Driven by a hunger to expand their power base, top Republicans in the Pennsylvania House of Representatives illegally used millions of dollars in taxpayers' money, employees and equipment to compile massive databases of information about state voters to boost the potency of GOP campaigns, the lead prosecutor said Monday as the corruption trial of three former officials opened.
The first trial of Republicans in a nearly five-year-old state investigation "is about powerful people taking the public's money and using it to expand and enhance their campaigns," Chief Deputy Attorney General Frank Fina told the Dauphin County jury of six men and six women in his opening statement.
In separate appearances, defense attorneys said their clients are innocent. They said responsibility for any wrongdoing rests with former House Speaker John Perzel and his top aides, including three former House staffers who were granted immunity from prosecution in exchange for cooperating with investigators from the state attorney general's office.
Fina singled out Perzel as the moving force behind an alleged scheme that initially tapped tax-paid computer specialists in the House GOP caucus but eventually widened to including the hiring _ mostly at public expense _ of out-of-state consultants to develop customized computer programs and provide data about voters' political preferences and lifestyles.
But Fina said the prosecution of the three defendants _ former Rep. Brett Feese, a one-time House GOP whip and former head of the House Republican Campaign Committee; Brian Preski, Perzel's former chief of staff; and former Feese aide Jill Seaman _ is justified by their own actions.
Perzel, who lost his Philadelphia House seat in last year's election, pleaded guilty to reduced charges last month. He and five other officials who have pleaded guilty to reduced charges in the case are all expected to testify, Fina said.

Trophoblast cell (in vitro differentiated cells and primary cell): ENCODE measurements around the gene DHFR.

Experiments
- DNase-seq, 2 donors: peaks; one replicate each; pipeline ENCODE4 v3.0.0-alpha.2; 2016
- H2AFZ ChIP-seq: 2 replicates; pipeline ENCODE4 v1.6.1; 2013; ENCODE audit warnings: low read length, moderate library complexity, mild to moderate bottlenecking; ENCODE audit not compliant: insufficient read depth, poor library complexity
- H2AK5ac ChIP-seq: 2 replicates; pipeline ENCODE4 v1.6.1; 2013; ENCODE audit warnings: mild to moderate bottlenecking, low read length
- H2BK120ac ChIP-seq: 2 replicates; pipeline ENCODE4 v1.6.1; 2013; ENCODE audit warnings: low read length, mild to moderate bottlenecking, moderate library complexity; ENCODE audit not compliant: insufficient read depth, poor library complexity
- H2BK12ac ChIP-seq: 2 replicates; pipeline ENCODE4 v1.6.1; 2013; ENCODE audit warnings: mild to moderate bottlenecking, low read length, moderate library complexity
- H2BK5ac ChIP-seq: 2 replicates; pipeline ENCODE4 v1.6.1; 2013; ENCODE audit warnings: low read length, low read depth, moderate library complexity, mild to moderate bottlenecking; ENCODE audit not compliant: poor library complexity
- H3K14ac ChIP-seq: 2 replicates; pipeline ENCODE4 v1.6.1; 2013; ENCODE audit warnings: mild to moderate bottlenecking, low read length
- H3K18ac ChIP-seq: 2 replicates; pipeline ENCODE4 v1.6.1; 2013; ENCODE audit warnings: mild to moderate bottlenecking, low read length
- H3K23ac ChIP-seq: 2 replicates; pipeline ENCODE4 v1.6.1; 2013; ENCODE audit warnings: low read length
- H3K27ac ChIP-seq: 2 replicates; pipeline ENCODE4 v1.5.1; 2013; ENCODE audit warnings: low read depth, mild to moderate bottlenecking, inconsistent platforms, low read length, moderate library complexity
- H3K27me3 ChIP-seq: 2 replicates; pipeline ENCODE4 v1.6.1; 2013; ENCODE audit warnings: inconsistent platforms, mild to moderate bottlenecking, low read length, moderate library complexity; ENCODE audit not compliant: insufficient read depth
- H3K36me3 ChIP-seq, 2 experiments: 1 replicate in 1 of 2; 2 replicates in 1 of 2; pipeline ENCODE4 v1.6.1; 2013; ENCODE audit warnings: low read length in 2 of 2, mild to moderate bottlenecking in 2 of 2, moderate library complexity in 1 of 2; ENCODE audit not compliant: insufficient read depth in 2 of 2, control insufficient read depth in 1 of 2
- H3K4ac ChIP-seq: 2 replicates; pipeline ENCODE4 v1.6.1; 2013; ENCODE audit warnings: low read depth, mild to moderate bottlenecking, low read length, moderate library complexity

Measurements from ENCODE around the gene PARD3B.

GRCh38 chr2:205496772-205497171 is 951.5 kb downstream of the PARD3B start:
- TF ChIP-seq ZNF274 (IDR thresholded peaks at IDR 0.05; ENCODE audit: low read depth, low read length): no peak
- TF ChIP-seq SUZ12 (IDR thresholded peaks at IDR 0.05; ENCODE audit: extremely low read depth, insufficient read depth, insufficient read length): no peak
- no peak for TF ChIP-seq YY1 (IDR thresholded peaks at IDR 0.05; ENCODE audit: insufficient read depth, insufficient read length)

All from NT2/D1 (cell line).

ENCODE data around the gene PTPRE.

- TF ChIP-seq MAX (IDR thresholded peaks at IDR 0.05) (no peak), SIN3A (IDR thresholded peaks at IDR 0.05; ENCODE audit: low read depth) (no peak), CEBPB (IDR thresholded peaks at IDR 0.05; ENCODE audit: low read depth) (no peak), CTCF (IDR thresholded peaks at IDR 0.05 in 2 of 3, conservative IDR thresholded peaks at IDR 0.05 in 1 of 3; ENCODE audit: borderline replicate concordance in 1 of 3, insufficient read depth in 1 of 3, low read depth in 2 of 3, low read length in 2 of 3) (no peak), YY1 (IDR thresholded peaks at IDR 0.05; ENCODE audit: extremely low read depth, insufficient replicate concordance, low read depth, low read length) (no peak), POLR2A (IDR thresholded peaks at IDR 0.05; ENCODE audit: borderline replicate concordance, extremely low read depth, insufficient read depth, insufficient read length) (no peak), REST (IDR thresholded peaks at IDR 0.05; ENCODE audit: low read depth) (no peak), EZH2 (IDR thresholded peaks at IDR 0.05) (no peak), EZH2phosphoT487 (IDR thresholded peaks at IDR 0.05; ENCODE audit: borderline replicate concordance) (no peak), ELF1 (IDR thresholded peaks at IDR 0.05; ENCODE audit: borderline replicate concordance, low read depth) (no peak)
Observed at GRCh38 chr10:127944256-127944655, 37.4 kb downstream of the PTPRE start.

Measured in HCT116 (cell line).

Fina said one consultant _ New Orleans-based GCR & Associates Inc. _ received a total of $9 million in public funds over several years for work that was largely tailored to political campaigns, including a program called "Candidate Connect" that Fina called "an A-to-Z guide for Republican candidates."
Another consultant, a Washington-area company called the Weiss Micromarketing Group, sought to analyze voters by scrutinizing such habits as their magazine subscriptions and favorite supermarkets. Based on that information, they were assigned to lifestyle groups with names like "The Affluentials," "Urban Cores" and "Country Comfort," Fina said.
The first prosecution witnesses are slated to testify Tuesday in a trial that county Judge Richard Lewis has said is expected to last about eight weeks.
Preski's lawyer, William Winning, asked the jurors to acquit his client on 54 charges against him, "not just some of the charges, not just a portion, but all of them."
"Brian is not a criminal. He's not a thief. He didn't steal any money from the taxpayers of Pennsylvania and he ... is not criminally responsible for what happened," Winning said.
Joshua Lock, Feese's lawyer, said the development of campaign databases was well under way before Feese ascended to House leadership positions and that he played a only a minor role in those discussions. Lock said he fears that jurors might be overwhelmed by the volume and complexity of evidence.
"It is hard to get your hands around," he said. "Sometimes it's just easy to assume that (a situation) is bad because it can be made to look bad."
Seaman's attorney, William Fetterhoff, said she performed secretarial duties exclusively and had no role in making decisions.
"She didn't have a voice. She had a pen and a notepad," Fetterhoff said, asserting that she broke no rules by not reporting possibly illegal campaign activity.
"No one, either legally or morally, is responsible for the independent actions taken by another person," he said.
Nicknamed "computergate," the case that is the focus of the trial stems from an investigation into alleged corruption in the Legislature. In addition to the 10 Republicans, 15 people connected to the House Democratic caucus have been charged, including former Rep. Mike Veon, D-Beaver, who is serving a state prison sentence after being convicted with two other defendants. Two other Democrats were acquitted, seven pleaded guilty and three are awaiting trial.